"We did concerts and a lot of record dates, and I could have stayed as long as I liked, but I wanted to see the East again, and also wanted to see my people who still live in Pittsburgh-a brother and two sisters-and a sister in Dayton. I got to see all of them by joining Dinah Washington in February 1 957 and going along with her as accompanist more or less for the ride.
"Since settling down in New York, I've been doing mostly recording. I played a couple of weeks at Birdland with Stan Getz, and a weekend with Anita O'Day. What I want to do eventually, of course, is have my own trio or quartet and play in the kind of setting I like best-the kind of music you hear in this album."
The kind of music you hear in this album is precisely what you would expect on the basis of Sonny's previous performances and of his predilection for a hard-swinging trio setting. "Be-Bop," the early Dizzy Gillespie composition that kicks off the first side, is a veritable tour de funk. Sonny plays the original Gillespie introduction, delivers the melody with a slightly changed main phrase, starting it with a quarter note instead of the conventional bebop phrasing; then he tears off into a phenomenal marathon of ad lib choruses, ultimately stepping briefly into the background for a bowed chorus by Paul Chambers and a drum solo by Philly Joe Jones. The coda, like the introduction, is a slight variation of the original 1 944 Gillespie treatment.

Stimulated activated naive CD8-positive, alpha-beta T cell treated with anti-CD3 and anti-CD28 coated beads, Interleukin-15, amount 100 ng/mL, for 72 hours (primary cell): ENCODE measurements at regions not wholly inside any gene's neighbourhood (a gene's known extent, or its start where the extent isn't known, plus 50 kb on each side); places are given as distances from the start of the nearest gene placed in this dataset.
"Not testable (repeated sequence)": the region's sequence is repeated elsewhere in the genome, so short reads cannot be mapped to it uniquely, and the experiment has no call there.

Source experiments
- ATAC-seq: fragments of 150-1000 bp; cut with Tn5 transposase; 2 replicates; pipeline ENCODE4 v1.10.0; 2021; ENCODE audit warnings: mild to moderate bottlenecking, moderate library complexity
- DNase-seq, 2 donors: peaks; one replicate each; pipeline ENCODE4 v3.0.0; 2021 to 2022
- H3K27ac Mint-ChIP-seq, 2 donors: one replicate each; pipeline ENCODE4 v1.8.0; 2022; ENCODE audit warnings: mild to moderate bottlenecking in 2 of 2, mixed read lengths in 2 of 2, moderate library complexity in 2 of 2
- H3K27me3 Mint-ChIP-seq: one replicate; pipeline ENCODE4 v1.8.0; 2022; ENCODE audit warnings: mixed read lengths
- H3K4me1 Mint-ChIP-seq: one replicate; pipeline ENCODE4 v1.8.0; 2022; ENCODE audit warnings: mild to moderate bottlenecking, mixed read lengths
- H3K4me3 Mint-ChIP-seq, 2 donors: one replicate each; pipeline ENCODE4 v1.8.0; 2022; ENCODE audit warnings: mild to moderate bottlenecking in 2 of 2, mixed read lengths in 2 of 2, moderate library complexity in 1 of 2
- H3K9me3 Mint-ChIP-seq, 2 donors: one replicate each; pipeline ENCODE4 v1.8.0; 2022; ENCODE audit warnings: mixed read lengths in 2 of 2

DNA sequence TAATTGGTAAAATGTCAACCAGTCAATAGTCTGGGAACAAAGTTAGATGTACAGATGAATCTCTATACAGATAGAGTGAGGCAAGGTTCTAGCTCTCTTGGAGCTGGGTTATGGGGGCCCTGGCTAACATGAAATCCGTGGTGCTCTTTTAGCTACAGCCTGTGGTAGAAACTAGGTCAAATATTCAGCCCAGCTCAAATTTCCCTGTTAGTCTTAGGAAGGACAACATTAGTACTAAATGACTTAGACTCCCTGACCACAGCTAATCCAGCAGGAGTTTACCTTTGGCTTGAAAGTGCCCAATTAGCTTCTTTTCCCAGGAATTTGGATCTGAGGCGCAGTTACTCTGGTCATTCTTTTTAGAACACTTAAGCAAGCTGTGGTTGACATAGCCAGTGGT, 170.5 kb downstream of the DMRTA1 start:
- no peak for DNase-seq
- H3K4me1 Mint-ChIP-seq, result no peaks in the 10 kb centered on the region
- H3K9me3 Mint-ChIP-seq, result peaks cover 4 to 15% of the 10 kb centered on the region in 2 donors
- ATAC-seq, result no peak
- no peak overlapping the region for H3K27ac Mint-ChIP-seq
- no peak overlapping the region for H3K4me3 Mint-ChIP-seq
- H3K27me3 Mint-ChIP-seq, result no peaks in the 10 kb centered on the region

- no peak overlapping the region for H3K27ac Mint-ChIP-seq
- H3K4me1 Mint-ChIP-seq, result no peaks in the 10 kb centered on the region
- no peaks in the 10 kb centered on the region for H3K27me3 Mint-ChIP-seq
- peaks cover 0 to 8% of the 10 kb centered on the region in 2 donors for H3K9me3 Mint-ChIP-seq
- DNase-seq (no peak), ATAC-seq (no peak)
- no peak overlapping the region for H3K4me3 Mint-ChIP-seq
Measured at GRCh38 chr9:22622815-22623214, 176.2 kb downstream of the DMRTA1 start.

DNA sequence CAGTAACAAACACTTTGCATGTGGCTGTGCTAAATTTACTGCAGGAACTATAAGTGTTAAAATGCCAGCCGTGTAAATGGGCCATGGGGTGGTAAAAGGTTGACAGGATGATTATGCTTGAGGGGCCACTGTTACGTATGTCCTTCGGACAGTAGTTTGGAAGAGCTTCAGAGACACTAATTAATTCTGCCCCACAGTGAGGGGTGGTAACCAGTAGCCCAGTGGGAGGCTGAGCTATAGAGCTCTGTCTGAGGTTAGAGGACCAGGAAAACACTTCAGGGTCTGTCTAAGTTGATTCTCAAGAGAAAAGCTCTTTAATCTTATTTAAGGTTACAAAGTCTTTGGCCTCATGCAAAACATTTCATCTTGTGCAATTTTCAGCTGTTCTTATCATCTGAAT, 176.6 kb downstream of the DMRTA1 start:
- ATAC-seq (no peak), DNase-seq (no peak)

"I Didn't Know What Time It Was," a 1 939 Rodgers and Hart melody, is taken medium-fast, with Paul Chambers's pizzicato solo in the fourth chorus sharing the solo honors. "This was always a good tune," says Sonny, "and I always wanted to record it."